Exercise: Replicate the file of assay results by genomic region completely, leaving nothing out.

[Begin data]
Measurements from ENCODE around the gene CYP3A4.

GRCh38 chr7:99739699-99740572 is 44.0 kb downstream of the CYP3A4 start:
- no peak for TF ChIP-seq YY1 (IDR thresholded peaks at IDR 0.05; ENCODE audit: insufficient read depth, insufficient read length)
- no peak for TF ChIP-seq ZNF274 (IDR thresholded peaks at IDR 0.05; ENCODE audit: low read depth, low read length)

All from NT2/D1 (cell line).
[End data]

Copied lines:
Measurements from ENCODE around the gene CYP3A4.

GRCh38 chr7:99739699-99740572 is 44.0 kb downstream of the CYP3A4 start:
- no peak for TF ChIP-seq YY1 (IDR thresholded peaks at IDR 0.05; ENCODE audit: insufficient read depth, insufficient read length)
- no peak for TF ChIP-seq ZNF274 (IDR thresholded peaks at IDR 0.05; ENCODE audit: low read depth, low read length)

All from NT2/D1 (cell line).